“Companies are not going to leave the United States anymore without consequences. Not going to happen. It’s not going to happen, I’ll tell you right now,” Trump said on Thursday at a rally in Indiana as he boasted about the job’s he’d saved at Carrier, a company that purportedly planned to go to move 2,100 jobs to Mexico.
For several years, US citizens have been expatriating at a rapidly increasing rate. The IRS has raised the fee to expatriate 422% twice in recent years.
Donald Trump promised during the election to keep Carrier jobs in the US, and yesterday boasted about his technically unfinished deal to keep 1,100 Carrier jobs in Indiana.
Thanks to a recent speech (what some have termed the worst economic speech by a US politician in decades), we now have a clearer vision of how President-elect Trump plans to “Make America Great Again.”
Instead of lowering business tax rates like some in his party – Sen. Rand Paul has floated a 15% tax rate for businesses – it seems Mr. Trump will take an authoritarian approach to ensuring U.S. business remain ‘Made in USA’ – at least to a degree.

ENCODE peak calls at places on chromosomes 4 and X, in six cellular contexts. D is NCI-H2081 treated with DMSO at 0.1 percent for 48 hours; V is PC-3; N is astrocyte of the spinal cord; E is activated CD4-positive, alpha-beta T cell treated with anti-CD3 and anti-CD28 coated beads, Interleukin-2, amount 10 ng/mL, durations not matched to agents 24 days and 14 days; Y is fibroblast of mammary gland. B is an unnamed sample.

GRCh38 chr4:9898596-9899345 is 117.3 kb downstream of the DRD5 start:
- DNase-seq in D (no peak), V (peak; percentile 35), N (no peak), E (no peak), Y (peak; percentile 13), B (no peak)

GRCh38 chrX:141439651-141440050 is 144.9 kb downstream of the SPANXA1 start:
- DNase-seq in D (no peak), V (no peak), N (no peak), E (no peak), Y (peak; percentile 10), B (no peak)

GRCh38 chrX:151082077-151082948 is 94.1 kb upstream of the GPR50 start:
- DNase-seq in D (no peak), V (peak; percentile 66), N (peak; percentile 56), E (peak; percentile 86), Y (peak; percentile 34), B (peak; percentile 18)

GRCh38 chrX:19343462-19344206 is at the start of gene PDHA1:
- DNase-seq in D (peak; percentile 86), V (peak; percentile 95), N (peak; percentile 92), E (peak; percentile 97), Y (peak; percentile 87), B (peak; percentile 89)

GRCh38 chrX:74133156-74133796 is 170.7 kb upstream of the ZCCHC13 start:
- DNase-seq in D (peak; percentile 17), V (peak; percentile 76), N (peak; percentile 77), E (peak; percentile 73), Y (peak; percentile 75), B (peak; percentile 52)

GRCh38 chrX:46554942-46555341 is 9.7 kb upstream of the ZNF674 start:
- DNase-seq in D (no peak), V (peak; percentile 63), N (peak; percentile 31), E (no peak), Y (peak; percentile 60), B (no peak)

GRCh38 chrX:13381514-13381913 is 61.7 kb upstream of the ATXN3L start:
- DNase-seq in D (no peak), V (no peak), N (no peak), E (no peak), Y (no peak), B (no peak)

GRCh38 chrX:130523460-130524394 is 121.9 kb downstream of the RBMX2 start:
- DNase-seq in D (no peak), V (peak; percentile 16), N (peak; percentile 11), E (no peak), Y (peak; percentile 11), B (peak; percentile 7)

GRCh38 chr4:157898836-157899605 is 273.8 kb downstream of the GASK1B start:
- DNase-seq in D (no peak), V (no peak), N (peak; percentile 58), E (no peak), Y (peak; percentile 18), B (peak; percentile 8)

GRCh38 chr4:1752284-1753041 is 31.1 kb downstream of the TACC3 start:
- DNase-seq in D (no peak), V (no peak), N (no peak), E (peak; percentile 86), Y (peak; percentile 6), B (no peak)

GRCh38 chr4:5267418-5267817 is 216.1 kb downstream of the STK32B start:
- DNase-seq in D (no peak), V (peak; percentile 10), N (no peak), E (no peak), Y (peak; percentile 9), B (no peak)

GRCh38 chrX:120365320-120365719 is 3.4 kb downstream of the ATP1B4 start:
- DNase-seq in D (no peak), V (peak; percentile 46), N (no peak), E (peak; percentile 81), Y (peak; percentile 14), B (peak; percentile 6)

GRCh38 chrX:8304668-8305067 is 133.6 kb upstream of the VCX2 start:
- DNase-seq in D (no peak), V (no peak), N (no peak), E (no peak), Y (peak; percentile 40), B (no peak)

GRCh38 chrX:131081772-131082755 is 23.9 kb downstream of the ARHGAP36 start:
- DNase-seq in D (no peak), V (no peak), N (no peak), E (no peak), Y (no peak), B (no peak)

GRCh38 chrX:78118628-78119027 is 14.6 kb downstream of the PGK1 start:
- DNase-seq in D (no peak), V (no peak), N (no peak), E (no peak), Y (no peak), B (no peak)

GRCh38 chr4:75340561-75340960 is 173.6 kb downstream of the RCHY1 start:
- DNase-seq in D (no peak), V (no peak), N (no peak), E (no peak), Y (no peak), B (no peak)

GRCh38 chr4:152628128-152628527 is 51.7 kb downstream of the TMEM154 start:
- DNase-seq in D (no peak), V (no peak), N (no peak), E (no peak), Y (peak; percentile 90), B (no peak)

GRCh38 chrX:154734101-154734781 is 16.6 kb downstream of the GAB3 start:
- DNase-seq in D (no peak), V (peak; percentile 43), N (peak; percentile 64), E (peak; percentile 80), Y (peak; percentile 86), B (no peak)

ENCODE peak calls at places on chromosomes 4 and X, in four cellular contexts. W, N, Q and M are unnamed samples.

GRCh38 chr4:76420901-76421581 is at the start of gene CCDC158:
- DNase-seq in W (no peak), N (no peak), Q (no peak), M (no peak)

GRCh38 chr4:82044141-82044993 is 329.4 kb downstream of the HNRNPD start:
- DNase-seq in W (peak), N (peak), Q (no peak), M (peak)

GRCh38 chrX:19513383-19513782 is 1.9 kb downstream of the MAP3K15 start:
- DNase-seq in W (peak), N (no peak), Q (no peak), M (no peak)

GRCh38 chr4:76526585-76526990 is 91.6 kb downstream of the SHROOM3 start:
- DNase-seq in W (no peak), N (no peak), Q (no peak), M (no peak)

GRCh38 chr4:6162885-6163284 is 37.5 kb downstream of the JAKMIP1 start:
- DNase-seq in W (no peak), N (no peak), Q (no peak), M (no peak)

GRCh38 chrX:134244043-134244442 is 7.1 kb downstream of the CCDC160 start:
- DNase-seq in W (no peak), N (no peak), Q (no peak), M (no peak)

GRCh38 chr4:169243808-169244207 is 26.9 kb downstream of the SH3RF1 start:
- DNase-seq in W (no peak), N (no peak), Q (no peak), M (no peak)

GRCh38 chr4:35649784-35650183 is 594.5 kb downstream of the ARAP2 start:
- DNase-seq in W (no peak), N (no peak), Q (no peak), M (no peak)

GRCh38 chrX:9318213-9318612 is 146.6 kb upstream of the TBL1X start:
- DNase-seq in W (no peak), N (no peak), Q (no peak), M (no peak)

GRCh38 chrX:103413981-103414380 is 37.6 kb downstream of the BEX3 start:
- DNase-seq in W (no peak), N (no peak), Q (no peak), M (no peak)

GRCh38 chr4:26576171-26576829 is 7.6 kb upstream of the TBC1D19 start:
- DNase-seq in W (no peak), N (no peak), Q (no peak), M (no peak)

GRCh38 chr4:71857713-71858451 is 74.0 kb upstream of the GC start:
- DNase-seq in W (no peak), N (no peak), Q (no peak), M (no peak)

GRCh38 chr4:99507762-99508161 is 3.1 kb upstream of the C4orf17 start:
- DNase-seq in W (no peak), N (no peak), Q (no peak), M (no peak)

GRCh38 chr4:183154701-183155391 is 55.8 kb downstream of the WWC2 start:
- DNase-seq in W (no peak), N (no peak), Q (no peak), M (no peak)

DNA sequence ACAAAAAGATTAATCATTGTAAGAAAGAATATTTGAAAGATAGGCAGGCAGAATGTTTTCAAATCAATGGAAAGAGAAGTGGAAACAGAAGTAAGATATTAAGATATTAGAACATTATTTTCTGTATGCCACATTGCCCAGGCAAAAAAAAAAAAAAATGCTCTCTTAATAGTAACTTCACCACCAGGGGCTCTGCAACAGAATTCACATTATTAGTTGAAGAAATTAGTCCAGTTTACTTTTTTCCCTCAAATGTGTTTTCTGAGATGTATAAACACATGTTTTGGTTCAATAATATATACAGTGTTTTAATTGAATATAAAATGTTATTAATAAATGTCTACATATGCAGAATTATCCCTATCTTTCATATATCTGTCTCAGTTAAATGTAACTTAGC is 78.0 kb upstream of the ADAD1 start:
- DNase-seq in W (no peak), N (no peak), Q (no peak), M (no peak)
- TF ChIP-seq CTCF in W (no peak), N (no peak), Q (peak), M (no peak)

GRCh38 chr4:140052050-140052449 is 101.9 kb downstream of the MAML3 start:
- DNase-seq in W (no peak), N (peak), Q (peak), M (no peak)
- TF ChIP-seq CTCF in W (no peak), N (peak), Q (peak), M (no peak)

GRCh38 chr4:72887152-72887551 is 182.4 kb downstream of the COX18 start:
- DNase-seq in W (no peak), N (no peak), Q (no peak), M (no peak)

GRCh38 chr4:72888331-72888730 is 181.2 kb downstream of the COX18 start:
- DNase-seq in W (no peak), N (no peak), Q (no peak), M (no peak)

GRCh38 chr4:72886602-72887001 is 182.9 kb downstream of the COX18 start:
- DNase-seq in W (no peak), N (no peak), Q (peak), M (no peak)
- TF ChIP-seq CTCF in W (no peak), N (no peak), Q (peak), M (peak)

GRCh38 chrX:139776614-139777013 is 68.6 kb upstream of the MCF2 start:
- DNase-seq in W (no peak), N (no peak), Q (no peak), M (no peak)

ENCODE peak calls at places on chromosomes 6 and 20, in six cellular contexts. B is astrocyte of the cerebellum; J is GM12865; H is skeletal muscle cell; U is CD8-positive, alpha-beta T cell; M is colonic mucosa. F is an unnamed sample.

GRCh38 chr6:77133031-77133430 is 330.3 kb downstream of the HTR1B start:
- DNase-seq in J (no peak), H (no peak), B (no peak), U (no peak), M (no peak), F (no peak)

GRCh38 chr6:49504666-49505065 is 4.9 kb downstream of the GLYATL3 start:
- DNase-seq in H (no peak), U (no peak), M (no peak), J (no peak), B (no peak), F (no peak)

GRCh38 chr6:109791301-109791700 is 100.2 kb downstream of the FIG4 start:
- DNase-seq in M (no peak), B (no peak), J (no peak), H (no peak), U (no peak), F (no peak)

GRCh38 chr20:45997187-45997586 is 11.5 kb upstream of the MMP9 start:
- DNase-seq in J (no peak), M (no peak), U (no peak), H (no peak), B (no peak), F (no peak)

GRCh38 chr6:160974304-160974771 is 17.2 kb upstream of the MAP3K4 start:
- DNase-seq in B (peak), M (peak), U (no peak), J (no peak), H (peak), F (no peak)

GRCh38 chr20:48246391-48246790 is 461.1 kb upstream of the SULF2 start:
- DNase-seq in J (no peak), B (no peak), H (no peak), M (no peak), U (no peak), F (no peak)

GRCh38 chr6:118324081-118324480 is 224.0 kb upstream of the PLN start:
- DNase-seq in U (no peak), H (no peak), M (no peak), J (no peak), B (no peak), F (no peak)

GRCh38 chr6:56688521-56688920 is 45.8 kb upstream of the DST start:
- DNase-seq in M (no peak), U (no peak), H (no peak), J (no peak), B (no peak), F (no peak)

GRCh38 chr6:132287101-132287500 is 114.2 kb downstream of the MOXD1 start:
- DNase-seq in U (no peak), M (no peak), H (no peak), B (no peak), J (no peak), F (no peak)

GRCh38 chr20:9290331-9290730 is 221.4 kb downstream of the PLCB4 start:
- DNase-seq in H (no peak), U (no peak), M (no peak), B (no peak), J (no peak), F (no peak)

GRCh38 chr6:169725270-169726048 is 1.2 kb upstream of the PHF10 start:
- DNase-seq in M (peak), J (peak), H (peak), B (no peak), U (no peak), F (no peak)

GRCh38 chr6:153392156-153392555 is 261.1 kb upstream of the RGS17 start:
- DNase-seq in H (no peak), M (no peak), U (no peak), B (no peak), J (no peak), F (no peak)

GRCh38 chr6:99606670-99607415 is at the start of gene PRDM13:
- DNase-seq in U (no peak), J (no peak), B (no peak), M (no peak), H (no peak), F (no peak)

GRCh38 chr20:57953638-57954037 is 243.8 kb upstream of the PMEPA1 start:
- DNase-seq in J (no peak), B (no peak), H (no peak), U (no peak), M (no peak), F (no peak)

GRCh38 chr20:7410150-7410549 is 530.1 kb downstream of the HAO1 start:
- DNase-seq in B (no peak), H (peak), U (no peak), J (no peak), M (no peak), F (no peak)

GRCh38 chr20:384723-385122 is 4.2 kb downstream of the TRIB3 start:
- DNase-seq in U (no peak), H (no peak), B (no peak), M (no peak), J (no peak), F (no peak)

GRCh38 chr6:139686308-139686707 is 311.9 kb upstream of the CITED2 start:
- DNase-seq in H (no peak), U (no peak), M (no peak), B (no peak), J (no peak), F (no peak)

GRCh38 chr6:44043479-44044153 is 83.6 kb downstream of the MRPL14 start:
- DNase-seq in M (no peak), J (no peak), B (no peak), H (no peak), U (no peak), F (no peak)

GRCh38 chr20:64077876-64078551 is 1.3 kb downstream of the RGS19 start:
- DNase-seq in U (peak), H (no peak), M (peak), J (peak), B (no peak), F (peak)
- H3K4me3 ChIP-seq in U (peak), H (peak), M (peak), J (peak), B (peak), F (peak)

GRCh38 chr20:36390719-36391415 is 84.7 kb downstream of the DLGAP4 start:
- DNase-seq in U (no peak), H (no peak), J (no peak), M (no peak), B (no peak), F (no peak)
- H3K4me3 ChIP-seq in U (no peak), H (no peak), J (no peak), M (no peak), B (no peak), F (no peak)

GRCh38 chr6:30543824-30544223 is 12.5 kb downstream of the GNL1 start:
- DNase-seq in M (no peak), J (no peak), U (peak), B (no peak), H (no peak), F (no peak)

Thus, US corporations shouldn’t be overly confident that Mr. Trump will create a good economic environment. Rather, punitive actions will be used to keep business in the US.
“I think that’s absolutely chilling,” conservative economic policy analyst Jimmy Pethokoukis told CNBC on Thursday.
In order to keep jobs in the US, Trump is pledging taxpayer money. His deal with United Technologies will include $7 million in financial incentives from Indiana so the 1,100 jobs will remain in the state at Carrier, a heating and air conditioning division. 1,300 jobs will go to Mexico. A different Carrier facility in India will close, also.
Trump’s move means taxpayer money will be transferred to a company with $7.5 billion in profits last year, $6 billion in defence contracts, awarded executives with $50 million, and save 1,000 of 2,100 jobs which were to be lost were the deal not struck. (some deal!)
This type of dealmaking to keep corporations in their jurisdiction is not uncommon in countries across the globe – especially Communist countries like China. But, it’s not the type of policy to inspire confidence for any business. Donald Trump can’t lend his ear to each US multinational, let alone all of the small and medium sized businesses across the country.
Trump’s plan to use incentives and tariffs are in no way in line with the free market economic model some conservatives and libertarians espouse.
“I think it sets a pretty bad precedent,” said Dan Ikenson, director of the Herbert A. Stiefel Center for Trade Policy Studies at the Cato Institute, a libertarian think tank. “I don’t think we should be addressing issues like this on an ad hoc basis. It certainly incentivizes companies to make a stink and say, “We’re going to leave, too. What are you going to do for me?”
According to an anonymous adviser to major corporations, worried about angering the incoming administration, chief executives “are asking, ‘Who’s next?”